Improving the lives of people with aphasia and their families

 
 
 
   
 

Click Here to Become
a Member.

 

Donate to the Talkback Association for Aphasia Here.

 


There are agencies that specifically support carers who are looking after family members with disabilities or health issues:

  1. Carers SA Australia
    Carer Support and Respite Centre provides a wide range of services to carers supporting them to balance their health and wellbeing while caring for a loved one.
    http://www.carers-sa.asn.au/

  2. Commonwealth Respite and Carelink Centres are information centres for older people, people with disabilities and those who provide care and services. Centres provide free and confidential information on community aged care, disability and other support services available locally, interstate or anywhere within Australia. SA has centres in Bowden, Fullarton, Murray Bridge and Port Augusta.

    SA site:  http://www.carelinksa.asn.au/
    National site:  http://www9.health.gov.au/ccsd/


  3. Carer Support provide various services designed to make it easier for carers to care.

        http://www.carersupport.org.au/

Don’t try to resolve aphasia’s dilemmas alone.

You are not alone. Seek out other families who are also dealing with the challenges of life with aphasia. You can contact:

  • The Talkback Association for Aphasia
  • Your local Talkback group.

Be aware that people with aphasia are more at risk of feeling low or developing depression at some stage during their recovery. Seek help if you are concerned.

And finally

Aphasia won’t go away. For a few people, their aphasia recovers within the first few days or weeks, but for most people, aphasia may improve, although continues to be present to some degree. Recovery from aphasia is usually quickest in the first 3 months but may continue for years after. There is no specific cut-off time where speech and communication recovery plateaus, as new pathways in the brain are being set down constantly. Be inspired by this and don’t give up.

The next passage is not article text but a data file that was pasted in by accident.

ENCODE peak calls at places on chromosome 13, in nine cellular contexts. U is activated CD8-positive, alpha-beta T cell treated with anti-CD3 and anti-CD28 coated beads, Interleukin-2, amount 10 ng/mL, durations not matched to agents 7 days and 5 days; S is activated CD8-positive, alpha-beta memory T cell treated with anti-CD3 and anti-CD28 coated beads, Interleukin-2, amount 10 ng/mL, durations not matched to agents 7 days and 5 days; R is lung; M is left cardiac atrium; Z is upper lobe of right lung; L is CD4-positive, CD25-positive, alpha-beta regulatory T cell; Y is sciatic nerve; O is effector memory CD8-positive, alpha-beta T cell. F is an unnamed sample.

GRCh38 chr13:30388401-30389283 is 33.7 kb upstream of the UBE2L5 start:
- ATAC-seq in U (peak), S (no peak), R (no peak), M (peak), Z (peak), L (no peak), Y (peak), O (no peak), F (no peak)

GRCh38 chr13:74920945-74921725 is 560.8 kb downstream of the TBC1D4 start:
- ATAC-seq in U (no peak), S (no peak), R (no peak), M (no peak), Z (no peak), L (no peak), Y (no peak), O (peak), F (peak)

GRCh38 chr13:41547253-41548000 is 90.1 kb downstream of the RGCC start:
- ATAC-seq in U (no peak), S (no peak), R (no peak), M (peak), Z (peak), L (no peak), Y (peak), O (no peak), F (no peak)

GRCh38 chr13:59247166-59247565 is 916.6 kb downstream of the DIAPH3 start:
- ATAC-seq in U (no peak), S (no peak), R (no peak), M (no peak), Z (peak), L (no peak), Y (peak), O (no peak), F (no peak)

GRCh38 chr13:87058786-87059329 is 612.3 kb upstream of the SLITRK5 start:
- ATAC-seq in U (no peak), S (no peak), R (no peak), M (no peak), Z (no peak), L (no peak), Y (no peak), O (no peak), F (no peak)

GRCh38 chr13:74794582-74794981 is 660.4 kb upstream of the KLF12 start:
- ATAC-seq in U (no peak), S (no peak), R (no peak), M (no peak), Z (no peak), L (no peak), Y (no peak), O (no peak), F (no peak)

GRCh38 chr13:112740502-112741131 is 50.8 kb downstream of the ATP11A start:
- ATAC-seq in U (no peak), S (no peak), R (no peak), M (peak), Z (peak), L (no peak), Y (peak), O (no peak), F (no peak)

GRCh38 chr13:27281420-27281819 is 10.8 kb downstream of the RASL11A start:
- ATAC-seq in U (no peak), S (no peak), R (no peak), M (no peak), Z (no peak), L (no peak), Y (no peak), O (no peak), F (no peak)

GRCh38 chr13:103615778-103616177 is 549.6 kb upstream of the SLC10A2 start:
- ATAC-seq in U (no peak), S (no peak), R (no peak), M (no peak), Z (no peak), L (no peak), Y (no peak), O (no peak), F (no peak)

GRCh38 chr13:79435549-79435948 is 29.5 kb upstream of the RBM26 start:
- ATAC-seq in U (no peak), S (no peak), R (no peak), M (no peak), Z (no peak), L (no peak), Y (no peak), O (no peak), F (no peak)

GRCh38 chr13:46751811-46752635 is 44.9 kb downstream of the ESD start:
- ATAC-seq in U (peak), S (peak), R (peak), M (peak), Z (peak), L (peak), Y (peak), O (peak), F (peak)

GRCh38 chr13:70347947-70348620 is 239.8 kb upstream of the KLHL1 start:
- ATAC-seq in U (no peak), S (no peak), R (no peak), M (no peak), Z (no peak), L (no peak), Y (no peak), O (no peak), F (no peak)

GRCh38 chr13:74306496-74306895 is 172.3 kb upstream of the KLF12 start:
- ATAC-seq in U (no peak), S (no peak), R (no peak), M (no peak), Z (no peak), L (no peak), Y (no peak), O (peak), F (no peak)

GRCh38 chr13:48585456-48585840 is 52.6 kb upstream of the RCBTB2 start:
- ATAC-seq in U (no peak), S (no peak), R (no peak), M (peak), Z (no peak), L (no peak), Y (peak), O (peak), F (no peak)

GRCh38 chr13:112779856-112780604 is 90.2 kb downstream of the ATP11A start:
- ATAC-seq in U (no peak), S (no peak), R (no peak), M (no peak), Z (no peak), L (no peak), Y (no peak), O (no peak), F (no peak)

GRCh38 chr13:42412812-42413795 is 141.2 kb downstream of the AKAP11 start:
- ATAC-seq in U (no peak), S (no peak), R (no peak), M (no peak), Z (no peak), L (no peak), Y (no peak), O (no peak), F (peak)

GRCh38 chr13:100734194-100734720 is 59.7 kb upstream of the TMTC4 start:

Even if aphasia is very mild it can affect how people communicate and how they feel about themselves. Aphasia may always be there but communication and life can improve.

Understand aphasia and how you can manage it together. The Talkback Association has books, brochures and DVDs you can borrow if you are a member. Click here to become a member.

Talkback has some useful books and booklets specifically for carers and families such as:

  • Living with Aphasia - A Carer’s Guide
  • Talking about Friends – A resource to help friends and family of people who have difficulty with words and language (aphasia).
  • Caring & Coping - Advice, tips and guidance for relatives and friends caring for a person with aphasia
  • Having a stroke being a parent
  • When Granny couldn’t speak – a short story for children – a great way to explain aphasia to children
  • My Mum had a stroke – a short story for older children – a great way to explain aphasia to older children.

              

Check out our collection of books that you can borrow from the Talkback Association here.

References:

Coping with Aphasia – Jon G Lyon (1998) Singular Publishing Group

Talking about Friends (2006) Talkback Association for Aphasia Inc and University of South Australia.

The Australian Aphasia Guide (2006). Angela Berens et al. Australian Aphasia Association.

Living with Aphasia – a Guide for Carers  (2010) Speech Pathology Deptartment of Sir Charles Gairdner Hospital WA.


Resources
There are many books and DVD's which may be useful for family, friends and carers to help journey through life with aphasia.

 
     
     
     
 
  Telephoning: 08 8443 5555 The Talkback Association for Aphasia Inc.
302 South Road, Hilton.
South Australia, 5033
talkback@aphasia.asn.au